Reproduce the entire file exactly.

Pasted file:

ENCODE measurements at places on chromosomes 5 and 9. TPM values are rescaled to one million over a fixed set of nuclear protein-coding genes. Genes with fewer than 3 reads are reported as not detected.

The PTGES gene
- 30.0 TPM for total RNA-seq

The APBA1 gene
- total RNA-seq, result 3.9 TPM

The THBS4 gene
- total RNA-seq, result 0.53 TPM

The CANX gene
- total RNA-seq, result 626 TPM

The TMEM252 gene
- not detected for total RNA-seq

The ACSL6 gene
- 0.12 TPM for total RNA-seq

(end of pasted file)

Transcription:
ENCODE measurements at places on chromosomes 5 and 9. TPM values are rescaled to one million over a fixed set of nuclear protein-coding genes. Genes with fewer than 3 reads are reported as not detected.

The PTGES gene
- 30.0 TPM for total RNA-seq

The APBA1 gene
- total RNA-seq, result 3.9 TPM

The THBS4 gene
- total RNA-seq, result 0.53 TPM

The CANX gene
- total RNA-seq, result 626 TPM

The TMEM252 gene
- not detected for total RNA-seq

The ACSL6 gene
- 0.12 TPM for total RNA-seq